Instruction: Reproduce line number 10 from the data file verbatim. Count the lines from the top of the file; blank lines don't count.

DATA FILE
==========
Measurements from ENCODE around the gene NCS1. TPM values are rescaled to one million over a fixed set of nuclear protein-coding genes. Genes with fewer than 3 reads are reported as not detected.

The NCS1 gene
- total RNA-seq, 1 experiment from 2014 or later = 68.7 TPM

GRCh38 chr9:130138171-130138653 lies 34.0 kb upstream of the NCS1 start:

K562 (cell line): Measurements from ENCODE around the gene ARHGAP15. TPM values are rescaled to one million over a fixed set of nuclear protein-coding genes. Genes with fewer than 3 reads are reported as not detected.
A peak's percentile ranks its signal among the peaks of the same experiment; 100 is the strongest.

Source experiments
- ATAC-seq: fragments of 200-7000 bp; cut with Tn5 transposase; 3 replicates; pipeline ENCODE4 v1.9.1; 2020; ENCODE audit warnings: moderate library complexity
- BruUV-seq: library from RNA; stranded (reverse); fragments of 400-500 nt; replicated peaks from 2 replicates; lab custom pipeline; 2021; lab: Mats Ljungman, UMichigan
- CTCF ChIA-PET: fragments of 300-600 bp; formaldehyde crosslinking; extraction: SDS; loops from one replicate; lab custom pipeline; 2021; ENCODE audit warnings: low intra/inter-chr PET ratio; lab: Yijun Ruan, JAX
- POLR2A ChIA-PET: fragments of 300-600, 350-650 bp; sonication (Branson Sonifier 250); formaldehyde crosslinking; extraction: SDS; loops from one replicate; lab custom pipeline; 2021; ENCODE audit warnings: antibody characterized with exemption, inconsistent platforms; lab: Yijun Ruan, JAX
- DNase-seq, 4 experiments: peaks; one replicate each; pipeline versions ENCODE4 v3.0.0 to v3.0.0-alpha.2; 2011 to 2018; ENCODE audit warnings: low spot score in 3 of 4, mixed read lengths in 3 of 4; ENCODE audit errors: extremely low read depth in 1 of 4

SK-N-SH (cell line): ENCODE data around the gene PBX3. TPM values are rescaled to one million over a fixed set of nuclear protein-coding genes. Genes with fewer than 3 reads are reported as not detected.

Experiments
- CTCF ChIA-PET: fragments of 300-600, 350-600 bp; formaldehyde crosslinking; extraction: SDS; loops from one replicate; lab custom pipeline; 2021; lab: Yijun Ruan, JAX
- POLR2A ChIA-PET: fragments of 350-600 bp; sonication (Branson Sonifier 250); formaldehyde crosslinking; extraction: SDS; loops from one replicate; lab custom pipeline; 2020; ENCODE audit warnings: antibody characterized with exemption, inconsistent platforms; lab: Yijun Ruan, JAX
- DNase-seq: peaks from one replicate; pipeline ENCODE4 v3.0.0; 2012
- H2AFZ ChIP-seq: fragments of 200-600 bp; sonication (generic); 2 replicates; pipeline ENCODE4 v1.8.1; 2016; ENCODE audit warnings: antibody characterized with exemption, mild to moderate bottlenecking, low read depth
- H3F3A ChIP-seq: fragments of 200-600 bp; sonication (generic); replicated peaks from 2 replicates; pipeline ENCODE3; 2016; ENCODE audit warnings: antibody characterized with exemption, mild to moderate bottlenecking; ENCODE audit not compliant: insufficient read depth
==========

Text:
- CTCF ChIA-PET: fragments of 300-600 bp; formaldehyde crosslinking; extraction: SDS; loops from one replicate; lab custom pipeline; 2021; ENCODE audit warnings: low intra/inter-chr PET ratio; lab: Yijun Ruan, JAX